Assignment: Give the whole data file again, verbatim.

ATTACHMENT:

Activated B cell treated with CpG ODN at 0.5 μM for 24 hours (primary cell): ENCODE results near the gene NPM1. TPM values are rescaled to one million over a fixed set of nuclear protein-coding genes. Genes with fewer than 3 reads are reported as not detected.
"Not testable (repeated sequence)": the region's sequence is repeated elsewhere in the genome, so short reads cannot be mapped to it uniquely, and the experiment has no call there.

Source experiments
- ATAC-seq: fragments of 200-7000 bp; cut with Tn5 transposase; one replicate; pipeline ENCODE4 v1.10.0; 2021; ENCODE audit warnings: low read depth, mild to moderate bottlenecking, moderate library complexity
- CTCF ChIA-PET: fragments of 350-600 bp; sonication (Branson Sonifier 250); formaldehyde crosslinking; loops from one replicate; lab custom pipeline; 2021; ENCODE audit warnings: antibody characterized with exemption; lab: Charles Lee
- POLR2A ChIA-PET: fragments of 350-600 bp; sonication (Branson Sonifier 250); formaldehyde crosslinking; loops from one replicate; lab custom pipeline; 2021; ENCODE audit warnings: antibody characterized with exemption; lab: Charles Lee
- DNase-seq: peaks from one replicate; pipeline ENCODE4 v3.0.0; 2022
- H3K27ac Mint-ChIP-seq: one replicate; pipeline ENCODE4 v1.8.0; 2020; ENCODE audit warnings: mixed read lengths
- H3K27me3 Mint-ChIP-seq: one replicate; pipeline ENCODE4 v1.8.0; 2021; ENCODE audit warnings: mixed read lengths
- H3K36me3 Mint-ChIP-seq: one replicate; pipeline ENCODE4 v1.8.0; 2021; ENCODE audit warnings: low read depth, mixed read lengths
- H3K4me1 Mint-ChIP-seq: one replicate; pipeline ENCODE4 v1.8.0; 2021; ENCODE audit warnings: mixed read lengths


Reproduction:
Activated B cell treated with CpG ODN at 0.5 μM for 24 hours (primary cell): ENCODE results near the gene NPM1. TPM values are rescaled to one million over a fixed set of nuclear protein-coding genes. Genes with fewer than 3 reads are reported as not detected.
"Not testable (repeated sequence)": the region's sequence is repeated elsewhere in the genome, so short reads cannot be mapped to it uniquely, and the experiment has no call there.

Source experiments
- ATAC-seq: fragments of 200-7000 bp; cut with Tn5 transposase; one replicate; pipeline ENCODE4 v1.10.0; 2021; ENCODE audit warnings: low read depth, mild to moderate bottlenecking, moderate library complexity
- CTCF ChIA-PET: fragments of 350-600 bp; sonication (Branson Sonifier 250); formaldehyde crosslinking; loops from one replicate; lab custom pipeline; 2021; ENCODE audit warnings: antibody characterized with exemption; lab: Charles Lee
- POLR2A ChIA-PET: fragments of 350-600 bp; sonication (Branson Sonifier 250); formaldehyde crosslinking; loops from one replicate; lab custom pipeline; 2021; ENCODE audit warnings: antibody characterized with exemption; lab: Charles Lee
- DNase-seq: peaks from one replicate; pipeline ENCODE4 v3.0.0; 2022
- H3K27ac Mint-ChIP-seq: one replicate; pipeline ENCODE4 v1.8.0; 2020; ENCODE audit warnings: mixed read lengths
- H3K27me3 Mint-ChIP-seq: one replicate; pipeline ENCODE4 v1.8.0; 2021; ENCODE audit warnings: mixed read lengths
- H3K36me3 Mint-ChIP-seq: one replicate; pipeline ENCODE4 v1.8.0; 2021; ENCODE audit warnings: low read depth, mixed read lengths
- H3K4me1 Mint-ChIP-seq: one replicate; pipeline ENCODE4 v1.8.0; 2021; ENCODE audit warnings: mixed read lengths